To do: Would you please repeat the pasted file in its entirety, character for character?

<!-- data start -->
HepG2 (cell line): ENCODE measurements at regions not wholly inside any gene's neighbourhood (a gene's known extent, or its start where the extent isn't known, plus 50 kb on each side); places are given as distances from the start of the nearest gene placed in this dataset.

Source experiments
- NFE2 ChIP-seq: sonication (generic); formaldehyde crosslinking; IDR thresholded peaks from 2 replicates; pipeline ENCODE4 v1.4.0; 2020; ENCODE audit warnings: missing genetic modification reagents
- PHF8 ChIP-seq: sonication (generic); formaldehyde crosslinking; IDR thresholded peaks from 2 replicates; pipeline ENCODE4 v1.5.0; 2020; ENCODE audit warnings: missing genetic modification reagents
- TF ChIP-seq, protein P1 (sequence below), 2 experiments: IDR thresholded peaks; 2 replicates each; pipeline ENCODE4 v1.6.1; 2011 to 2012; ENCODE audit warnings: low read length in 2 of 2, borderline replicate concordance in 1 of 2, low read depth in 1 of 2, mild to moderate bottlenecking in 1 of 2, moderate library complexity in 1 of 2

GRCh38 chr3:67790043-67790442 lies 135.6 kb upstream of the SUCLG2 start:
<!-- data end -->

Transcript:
HepG2 (cell line): ENCODE measurements at regions not wholly inside any gene's neighbourhood (a gene's known extent, or its start where the extent isn't known, plus 50 kb on each side); places are given as distances from the start of the nearest gene placed in this dataset.

Source experiments
- NFE2 ChIP-seq: sonication (generic); formaldehyde crosslinking; IDR thresholded peaks from 2 replicates; pipeline ENCODE4 v1.4.0; 2020; ENCODE audit warnings: missing genetic modification reagents
- PHF8 ChIP-seq: sonication (generic); formaldehyde crosslinking; IDR thresholded peaks from 2 replicates; pipeline ENCODE4 v1.5.0; 2020; ENCODE audit warnings: missing genetic modification reagents
- TF ChIP-seq, protein P1 (sequence below), 2 experiments: IDR thresholded peaks; 2 replicates each; pipeline ENCODE4 v1.6.1; 2011 to 2012; ENCODE audit warnings: low read length in 2 of 2, borderline replicate concordance in 1 of 2, low read depth in 1 of 2, mild to moderate bottlenecking in 1 of 2, moderate library complexity in 1 of 2

GRCh38 chr3:67790043-67790442 lies 135.6 kb upstream of the SUCLG2 start: